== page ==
Think about your body language - you should aim to impress immediately, make eye contact, smile and shake hands firmly. Throughout the interview maintain good eye contact, be enthusiastic and open in your body language and remember to smile. If there is more than one interviewer present make sure that you look at & engage all of them even if only one is asking questions.
Compose yourself - do not interrupt questions, think first about what the interviewer has asked and take time before you answer. Clients prefer to hear a well-thought out answer after a pause rather than the first thing that comes into a candidate’s head.
Answer concisely - while you should not answer questions with a simple ‘yes’ or ‘no’, clients will not want to hear you ‘waffle’. You should give examples wherever possible, keeping these succinct and to the point. When answering questions your responses should be S.M.A.R.T. – specific, measurable, attainable, relevant and time specific.
Give examples - simply saying you have that experience isn’t enough; think about strong examples that you can talk the interviewer through to back up your point. This should relate directly back to your CV experience.
Be honest - if you don’t know the answer to something, simply state that you are unsure, rather than guessing. You can say how you would find out the answer or what you would do to gain the skills you are lacking.
Enthusiasm - showing desire and enthusiasm for the role and organisation in a constructive manner will put you above your competitors. After all, you will be up against your peers for the role.
The interviewer(s) - Different interviewers have different styles. It is important that you adapt your interview style to reflect theirs and meet the demands of your meeting. So for example, if the interviewer is formal then you should be too. Beware of very informal situation though- don’t get lulled into saying something inappropriate.
Ask questions - show that you have thought about the role, the organisation and how it fits with what you are looking for.
While we can never predict the questions that an employer will ask, below are some questions to give you an idea of what you should be prepared to answer.
- What attracted you to this role?
- What do you want to be doing career wise in 2 or 5 years time?
- What do you see as your major strengths?
- What are your main weaknesses or areas for further development?
- What 3 words would your friends use to describe you?
- How will your experience help you in this role?
- Do you work best in a team or as an individual?
- How would you establish a relationship with the Finance team and other departments?
- What challenges would you expect to face coming into this role?
- Examples of how you have added value to the business?
- What do you enjoy doing outside of work?
Your consultant will be able to discuss competency based interviews with you in more detail, give you advice on the sorts of questions you should expect and how to deal with them.
Competency Based Questions
Competency based questions are designed to test one or more specific skills and evaluate a candidate’s competence. They differ from conventional job questions that focus on a candidate’s previous experience.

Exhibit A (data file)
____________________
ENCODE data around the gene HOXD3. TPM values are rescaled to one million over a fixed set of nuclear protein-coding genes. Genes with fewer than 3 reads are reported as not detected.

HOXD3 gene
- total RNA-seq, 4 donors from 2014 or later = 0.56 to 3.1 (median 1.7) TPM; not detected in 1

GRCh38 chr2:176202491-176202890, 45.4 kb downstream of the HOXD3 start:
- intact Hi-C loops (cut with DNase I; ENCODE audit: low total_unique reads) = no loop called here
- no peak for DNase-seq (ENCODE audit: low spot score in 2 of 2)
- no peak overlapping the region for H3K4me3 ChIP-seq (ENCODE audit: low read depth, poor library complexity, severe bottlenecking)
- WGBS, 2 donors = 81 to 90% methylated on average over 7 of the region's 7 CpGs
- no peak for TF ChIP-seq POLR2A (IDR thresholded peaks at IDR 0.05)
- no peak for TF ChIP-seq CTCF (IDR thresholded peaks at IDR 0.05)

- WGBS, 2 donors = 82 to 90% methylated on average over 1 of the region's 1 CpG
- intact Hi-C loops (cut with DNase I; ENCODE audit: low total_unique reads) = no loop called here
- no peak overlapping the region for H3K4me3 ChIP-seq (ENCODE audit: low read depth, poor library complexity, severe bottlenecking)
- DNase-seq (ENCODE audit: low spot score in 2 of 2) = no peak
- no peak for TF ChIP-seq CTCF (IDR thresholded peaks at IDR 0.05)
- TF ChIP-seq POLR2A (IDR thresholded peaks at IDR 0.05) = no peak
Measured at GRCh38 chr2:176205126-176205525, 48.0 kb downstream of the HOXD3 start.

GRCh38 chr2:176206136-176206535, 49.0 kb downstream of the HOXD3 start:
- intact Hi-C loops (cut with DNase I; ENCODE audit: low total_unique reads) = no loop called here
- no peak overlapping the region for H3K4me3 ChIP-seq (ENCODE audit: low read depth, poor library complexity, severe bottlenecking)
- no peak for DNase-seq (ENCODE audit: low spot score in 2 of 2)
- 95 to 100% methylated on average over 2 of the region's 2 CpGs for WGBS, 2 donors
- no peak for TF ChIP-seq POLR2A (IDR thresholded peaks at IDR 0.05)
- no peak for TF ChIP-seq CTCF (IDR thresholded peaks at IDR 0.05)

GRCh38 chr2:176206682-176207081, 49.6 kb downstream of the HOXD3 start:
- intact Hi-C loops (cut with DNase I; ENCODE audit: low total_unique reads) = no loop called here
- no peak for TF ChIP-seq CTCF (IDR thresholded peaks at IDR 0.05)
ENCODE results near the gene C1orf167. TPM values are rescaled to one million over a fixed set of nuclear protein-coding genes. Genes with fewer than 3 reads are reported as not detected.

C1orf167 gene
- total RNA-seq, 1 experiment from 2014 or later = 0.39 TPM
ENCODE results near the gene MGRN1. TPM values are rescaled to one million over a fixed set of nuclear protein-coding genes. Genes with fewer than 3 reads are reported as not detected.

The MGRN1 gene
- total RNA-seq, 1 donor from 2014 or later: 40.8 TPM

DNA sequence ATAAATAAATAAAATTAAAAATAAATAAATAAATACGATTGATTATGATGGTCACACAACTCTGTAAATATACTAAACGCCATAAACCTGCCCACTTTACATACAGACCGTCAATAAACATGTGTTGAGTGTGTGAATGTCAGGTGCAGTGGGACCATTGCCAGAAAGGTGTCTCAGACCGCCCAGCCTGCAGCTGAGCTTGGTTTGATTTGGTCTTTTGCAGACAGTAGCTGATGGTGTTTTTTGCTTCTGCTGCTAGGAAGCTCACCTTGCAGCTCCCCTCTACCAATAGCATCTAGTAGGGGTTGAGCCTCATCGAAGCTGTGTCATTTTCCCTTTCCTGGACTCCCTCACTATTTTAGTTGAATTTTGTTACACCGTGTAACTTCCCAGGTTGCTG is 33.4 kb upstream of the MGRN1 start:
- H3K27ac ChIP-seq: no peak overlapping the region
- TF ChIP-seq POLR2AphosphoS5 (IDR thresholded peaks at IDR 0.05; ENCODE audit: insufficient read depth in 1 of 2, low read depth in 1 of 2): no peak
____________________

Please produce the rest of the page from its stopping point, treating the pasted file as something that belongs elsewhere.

Typically you will be assessed and scored on a predetermined scale based on your answers and all candidates will be asked the same questions.
Competency based questions can cover a wide range of skills depending on the sector, industry and level of the role you are applying for. Usually they will ask you to give situational examples of times in the past when you have performed particular tasks or achieved particular outcomes using certain skills.
Some examples of the types of questions that may be asked are below:
- Tell us about the biggest change that you have had to deal with. How did you cope with it?
- Describe a situation where you had to explain something complex to a colleague or a client. Which problems did you encounter and how did you deal with them?
- Tell us about a project or situation where you felt that the conventional approach would not be suitable. How did you derive and manage a new approach? Which challenges did you face and how did you address them?
- Describe a situation where one of your projects suffered a setback due to an unexpected change in circumstances and what you did.
- Describe a situation where you were asked to do something that you had never attempted previously.
- Describe a project where you needed to involve input from other departments. How did you identify that need and how did you ensure buy-in from the appropriate leaders and managers?
- Give us an example of a situation where you knew that a project or task would place you under great pressure. How did you plan your approach and remain motivated?
- Under what conditions do you work best and worst?
- What is the biggest challenge that you have faced in your career. How did you overcome it?
Your consultant will be able to discuss competency based interviews with you in more detail and give you advice on the sorts of questions you may be able to expect and how to deal with them.